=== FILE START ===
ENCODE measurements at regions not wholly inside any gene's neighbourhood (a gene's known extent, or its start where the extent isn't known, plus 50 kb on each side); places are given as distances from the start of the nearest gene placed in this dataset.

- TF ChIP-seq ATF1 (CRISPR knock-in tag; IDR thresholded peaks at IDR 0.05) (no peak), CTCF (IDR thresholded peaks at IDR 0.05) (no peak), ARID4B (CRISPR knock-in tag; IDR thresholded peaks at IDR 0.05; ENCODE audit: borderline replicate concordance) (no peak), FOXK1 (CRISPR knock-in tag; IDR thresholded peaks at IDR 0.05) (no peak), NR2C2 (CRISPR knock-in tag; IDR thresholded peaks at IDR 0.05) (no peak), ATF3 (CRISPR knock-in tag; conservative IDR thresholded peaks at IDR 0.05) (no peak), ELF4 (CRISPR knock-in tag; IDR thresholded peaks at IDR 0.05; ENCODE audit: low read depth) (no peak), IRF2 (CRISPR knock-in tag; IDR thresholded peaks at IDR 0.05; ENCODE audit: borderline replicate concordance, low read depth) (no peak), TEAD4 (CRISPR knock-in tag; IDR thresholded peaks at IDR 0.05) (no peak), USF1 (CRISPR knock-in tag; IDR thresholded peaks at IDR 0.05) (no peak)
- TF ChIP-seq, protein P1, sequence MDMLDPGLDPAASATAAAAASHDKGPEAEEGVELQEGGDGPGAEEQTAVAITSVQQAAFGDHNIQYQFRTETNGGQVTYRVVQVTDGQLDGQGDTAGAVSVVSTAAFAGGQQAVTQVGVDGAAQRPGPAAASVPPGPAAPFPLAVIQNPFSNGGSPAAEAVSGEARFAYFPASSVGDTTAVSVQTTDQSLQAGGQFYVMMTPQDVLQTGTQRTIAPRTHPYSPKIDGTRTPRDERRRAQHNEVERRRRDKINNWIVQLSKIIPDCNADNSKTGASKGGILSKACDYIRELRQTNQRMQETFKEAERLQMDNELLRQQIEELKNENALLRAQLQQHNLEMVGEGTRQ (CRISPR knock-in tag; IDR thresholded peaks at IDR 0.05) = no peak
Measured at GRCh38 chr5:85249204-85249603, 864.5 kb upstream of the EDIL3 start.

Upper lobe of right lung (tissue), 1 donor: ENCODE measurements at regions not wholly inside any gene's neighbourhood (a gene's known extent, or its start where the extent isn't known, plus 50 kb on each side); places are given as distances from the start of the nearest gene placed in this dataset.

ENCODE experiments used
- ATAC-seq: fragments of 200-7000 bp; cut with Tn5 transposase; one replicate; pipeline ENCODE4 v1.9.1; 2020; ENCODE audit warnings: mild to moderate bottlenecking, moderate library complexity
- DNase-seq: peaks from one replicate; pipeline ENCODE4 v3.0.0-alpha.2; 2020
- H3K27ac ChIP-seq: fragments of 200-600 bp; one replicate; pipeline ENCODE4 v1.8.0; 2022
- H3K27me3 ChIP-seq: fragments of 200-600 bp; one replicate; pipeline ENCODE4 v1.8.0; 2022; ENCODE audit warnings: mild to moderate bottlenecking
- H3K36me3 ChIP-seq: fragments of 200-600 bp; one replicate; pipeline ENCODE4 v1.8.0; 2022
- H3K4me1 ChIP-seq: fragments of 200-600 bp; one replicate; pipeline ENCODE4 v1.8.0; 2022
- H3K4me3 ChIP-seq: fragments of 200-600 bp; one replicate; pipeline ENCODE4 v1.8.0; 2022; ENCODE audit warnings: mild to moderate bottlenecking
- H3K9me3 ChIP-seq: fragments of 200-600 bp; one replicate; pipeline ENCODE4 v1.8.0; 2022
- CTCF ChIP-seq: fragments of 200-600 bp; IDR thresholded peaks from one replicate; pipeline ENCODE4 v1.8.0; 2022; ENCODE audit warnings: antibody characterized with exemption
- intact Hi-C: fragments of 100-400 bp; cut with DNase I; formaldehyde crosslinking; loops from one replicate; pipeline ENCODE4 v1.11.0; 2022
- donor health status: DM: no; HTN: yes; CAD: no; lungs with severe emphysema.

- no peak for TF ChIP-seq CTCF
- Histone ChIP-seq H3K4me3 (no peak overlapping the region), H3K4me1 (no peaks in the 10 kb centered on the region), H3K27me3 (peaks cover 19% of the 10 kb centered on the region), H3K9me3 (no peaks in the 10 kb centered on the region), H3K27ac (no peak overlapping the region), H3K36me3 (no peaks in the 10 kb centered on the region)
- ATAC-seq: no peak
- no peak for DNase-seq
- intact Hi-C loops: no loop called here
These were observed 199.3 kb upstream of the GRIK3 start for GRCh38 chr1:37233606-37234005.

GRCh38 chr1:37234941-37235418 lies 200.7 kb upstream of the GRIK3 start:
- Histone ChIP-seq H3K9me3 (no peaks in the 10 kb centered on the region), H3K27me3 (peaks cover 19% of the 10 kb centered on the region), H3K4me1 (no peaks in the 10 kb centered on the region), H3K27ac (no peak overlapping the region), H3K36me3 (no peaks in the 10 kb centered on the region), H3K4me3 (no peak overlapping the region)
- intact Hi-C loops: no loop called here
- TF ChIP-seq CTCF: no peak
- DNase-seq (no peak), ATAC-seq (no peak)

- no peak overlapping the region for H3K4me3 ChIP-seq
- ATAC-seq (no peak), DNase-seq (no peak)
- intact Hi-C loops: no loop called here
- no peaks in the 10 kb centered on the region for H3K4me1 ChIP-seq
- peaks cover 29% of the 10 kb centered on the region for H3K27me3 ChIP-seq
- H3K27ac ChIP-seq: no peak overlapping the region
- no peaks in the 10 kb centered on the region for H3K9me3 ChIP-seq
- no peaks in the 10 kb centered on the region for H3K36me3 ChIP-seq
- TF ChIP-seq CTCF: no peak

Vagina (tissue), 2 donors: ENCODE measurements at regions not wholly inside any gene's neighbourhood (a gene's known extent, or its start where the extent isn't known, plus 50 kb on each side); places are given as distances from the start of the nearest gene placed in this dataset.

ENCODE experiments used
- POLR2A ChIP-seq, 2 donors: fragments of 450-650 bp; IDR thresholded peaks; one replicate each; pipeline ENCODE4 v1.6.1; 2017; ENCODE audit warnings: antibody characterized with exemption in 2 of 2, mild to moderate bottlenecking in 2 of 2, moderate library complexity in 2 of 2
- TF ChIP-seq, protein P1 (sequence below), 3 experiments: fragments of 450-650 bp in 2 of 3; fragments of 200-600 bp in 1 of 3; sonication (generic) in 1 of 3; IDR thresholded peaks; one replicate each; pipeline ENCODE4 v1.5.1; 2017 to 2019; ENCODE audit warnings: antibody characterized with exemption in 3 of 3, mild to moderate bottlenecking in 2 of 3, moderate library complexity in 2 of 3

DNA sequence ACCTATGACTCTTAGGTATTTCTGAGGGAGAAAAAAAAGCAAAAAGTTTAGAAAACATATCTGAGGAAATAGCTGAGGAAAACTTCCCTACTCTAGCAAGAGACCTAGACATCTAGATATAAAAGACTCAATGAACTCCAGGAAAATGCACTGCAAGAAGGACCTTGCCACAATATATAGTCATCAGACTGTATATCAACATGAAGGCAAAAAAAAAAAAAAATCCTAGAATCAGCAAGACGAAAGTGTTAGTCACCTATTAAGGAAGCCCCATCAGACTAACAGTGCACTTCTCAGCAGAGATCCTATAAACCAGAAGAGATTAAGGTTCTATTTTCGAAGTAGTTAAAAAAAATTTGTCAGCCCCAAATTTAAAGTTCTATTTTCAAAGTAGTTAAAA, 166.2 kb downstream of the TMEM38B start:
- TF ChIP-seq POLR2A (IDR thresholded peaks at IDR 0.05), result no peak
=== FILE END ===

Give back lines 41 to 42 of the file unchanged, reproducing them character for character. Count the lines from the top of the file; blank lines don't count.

- TF ChIP-seq, protein P1 (sequence below), 3 experiments: fragments of 450-650 bp in 2 of 3; fragments of 200-600 bp in 1 of 3; sonication (generic) in 1 of 3; IDR thresholded peaks; one replicate each; pipeline ENCODE4 v1.5.1; 2017 to 2019; ENCODE audit warnings: antibody characterized with exemption in 3 of 3, mild to moderate bottlenecking in 2 of 3, moderate library complexity in 2 of 3

DNA sequence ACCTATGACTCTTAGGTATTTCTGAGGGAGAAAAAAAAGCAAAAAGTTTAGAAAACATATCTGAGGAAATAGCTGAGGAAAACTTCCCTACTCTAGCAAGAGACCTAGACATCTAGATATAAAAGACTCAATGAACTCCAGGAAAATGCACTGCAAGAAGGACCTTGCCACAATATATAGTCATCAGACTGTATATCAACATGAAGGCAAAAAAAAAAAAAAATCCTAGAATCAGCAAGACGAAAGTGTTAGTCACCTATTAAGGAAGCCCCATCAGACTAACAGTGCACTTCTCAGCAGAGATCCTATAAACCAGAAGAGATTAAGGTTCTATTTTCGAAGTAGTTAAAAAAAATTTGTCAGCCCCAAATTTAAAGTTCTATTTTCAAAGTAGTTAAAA, 166.2 kb downstream of the TMEM38B start: